On their first wedding anniversary, Jesse is on a helicopter over the Pacific when it goes missing. Just like that, Jesse is gone forever.

Emma quits her job and moves home in an effort to put her life back together. Years later, now in her thirties, Emma runs into an old friend, Sam, and finds herself falling in love again. When Emma and Sam get engaged, it feels like Emma’s second chance at happiness.

That is, until Jesse is found. He’s alive, and he’s been trying all these years to come home to her. With a husband and a fiancé, Emma has to now figure out who she is and what she wants, while trying to protect the ones she loves.

Who is her one true love? What does it mean to love truly?

Emma knows she has to listen to her heart. She’s just not sure what it’s saying.

I think this is one of those books where you’re either going to end up loving or hating the ending. I fell into the “love it” camp, but I totally understand why others may not agree!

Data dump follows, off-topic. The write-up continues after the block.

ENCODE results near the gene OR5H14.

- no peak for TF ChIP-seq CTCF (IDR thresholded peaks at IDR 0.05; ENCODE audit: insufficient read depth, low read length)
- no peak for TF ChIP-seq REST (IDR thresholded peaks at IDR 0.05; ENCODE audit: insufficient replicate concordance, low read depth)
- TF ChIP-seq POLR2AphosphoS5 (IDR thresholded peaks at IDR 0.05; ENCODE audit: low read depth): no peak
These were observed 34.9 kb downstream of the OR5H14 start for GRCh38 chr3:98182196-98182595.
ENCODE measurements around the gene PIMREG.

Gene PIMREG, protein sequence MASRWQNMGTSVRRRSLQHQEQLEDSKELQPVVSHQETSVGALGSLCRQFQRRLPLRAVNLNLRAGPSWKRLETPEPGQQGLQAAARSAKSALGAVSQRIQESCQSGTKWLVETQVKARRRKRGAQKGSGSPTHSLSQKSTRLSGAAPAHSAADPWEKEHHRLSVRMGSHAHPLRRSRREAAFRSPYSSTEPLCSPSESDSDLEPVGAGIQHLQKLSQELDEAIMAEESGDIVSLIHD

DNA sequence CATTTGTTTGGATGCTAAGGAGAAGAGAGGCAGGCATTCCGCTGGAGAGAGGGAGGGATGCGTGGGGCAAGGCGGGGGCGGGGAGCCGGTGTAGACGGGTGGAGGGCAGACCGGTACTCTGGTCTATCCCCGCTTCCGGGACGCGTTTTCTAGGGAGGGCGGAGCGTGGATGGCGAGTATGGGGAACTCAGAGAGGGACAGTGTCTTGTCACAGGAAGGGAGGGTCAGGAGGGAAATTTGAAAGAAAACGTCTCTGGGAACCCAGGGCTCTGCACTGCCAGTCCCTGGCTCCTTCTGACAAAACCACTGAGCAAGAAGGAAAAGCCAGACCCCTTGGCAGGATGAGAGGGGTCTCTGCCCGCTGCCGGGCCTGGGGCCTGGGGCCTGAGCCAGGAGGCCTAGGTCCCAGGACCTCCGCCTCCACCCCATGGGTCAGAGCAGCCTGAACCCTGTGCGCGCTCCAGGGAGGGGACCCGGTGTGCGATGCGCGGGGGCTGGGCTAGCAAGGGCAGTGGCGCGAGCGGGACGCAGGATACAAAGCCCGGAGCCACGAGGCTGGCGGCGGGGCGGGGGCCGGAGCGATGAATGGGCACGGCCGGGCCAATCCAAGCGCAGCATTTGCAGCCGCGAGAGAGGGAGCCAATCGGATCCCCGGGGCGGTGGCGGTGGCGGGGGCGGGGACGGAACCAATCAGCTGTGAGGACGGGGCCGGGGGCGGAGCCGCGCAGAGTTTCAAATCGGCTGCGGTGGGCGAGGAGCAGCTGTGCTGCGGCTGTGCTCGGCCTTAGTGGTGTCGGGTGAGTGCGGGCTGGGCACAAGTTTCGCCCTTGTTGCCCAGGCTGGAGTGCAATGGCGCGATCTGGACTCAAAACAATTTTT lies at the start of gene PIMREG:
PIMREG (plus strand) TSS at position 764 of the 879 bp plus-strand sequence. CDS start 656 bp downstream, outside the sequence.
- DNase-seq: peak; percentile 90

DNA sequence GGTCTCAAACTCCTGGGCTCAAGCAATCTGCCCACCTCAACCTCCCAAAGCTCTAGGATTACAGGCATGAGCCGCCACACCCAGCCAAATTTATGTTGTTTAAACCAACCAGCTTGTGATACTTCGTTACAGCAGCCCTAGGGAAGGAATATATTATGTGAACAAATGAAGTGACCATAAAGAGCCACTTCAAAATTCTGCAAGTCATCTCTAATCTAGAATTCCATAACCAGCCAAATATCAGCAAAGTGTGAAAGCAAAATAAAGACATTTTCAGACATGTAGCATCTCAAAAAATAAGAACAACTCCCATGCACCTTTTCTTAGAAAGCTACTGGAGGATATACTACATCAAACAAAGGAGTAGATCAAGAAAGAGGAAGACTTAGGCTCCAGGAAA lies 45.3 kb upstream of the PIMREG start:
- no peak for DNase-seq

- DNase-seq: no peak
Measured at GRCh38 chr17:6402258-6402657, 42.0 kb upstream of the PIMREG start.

I am also always intrigued by “what would you do?” scenarios. And I know Taylor Jenkins Reid is quite the master at weaving those kind of stories. This book felt very pure and realistic, and I very much fell in love with all the characters.

In a nutshell, this book follows Emma. She marries her high school sweetheart, Jesse. They both felt trapped and bored in their home town, so once they got married, they vowed to always travel and be on the move. They lived very spontaneous and adventurous lifestyles. Until one day, Jesse is presumed dead from disappearing after a helicopter crash.